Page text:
Drinks that embody a man’s fighting spirit
The shiraz is called Time to Fly and features an image of birds that Bandesh had painted on Manus after immigration authorities cut off all supplies to the detention center. (About 600 detainees remained there, fearing for their lives in PNG, after the facility closed in October 2017; Australia refused to resettle them.)
“For 25 days we were without water, without electricity, without food, without medicine,” says Bandesh. “But we survived. When they took us by force to another [place of] detention, I decided to make this label on my T-shirt. Protesting every day, I wear a T-shirt, and it’s like holding a sign that means freedom.
Cabernet is called Game overand refers to an Amnesty International campaign led by human rights defender and former Socceroo Craig Foster, who also supported Bandesh.
When I catch up with Bandesh and Quinsee to sample the range, they have brought something special: small glasses arranged on a serving tray.
In addition to wine, the duo are selling two spirits they have made, a Kurdish-style arak (the anise-flavored drink found in the eastern Mediterranean, traditionally served in these small glasses) and a gin distilled from from Kurdish plants. These include wild thyme and an herb called nanokzwa in Kurdish dialect – Bandesh pronounces it “nonn-hwah” – which grows on the hillsides of his native country.
“You should have seen Farhad’s face when he opened the packet of these herbs and the smell came out,” Quinsee says. “It was incredibly moving. He was immediately at home, with his family in the mountains. It was really moving.
I ask Bandesh if there was a moment, in all the years he was in detention, when he thought, “If Australia treats me like this, why should I stay once I have got my freedom?
“I left my family [in Iran]he says before pausing to look at Quinsee and Sarah Andrew, who continue to support and advise the business. “Now I have a big family here. People here, it’s my second family. I don’t want to lose them. If I’m here, it’s because of the people. It’s not because of this policy, not [because of] the government.”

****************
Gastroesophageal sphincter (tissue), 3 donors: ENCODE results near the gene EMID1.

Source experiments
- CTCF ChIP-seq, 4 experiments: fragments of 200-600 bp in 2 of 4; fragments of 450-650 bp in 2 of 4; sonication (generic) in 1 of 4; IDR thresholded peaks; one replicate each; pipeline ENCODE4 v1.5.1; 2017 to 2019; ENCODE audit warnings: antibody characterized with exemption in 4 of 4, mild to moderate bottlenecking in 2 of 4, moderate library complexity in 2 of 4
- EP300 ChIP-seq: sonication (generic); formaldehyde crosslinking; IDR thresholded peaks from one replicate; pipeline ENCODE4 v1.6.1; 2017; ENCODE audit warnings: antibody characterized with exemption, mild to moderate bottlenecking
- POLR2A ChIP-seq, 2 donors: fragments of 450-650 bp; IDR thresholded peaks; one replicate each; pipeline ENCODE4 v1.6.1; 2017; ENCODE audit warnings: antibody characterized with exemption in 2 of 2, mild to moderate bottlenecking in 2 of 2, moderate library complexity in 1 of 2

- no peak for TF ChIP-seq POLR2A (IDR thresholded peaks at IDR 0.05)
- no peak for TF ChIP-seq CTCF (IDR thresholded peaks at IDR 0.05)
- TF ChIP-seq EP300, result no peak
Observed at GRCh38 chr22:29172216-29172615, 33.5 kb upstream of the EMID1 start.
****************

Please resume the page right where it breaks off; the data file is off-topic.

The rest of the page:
He points to the words on the back label of each of the wines and spirits: “Vive la liberté”.
“It’s part of my journey,” he says. “And it’s a fight for all the refugees who are still detained by a cruel policy. We want to end it, forever. That’s why we put political words on the label. Wine is not just about drinking, dancing and making music, it’s beautiful. But sometimes we have to think about the suffering of others; think of them and fight for them.
This is by no means a one-time awareness project. Bandesh and Quinsee again produced Shiraz and Cabernet in 2022, and are experimenting with a spirit made from fermented dates.
The couple plans to one day have their own vineyard and winery. “That way,” Bandesh says, “we will be 100% independent.”
Freedom of tasting
2021 Bandesh Time to Fly Shiraz (Yarra Valley)
If this was the first wine I would make in a new country, in an unfamiliar winery, with grapes I’ve never tasted before, grown in vineyards I’ve never seen before, I’d be seriously shocked. Produced with fruit grown on the Denton family property in the middle of the valley, it’s quite full-bodied for a Yarra shiraz, with good dark berry flavor and weight on the tongue, but there’s also a nice hint of tang. peppery spice that often characterizes this variety grown there. Delicious. $35
Kurdish Bandesh AKA Arak (Melbourne)
I like the gin that Bandesh and Quinsee made – I like how the nanokzwa the grasses make their presence felt softly on the tongue like a distant echo of the dry mountain sides – but I really like their arak. Incorporating cinnamon, fennel and star anise, the spirit has a deep, rich, almost sweet flavor of licorice and anise. Bandesh likes it clean, but I add a splash of water and the liquid turns milky – the “sleazy” effect – diluting some of the heat, but no flavor and making it more of a long drink, good with ice. $60 bandeshwineandspirits.com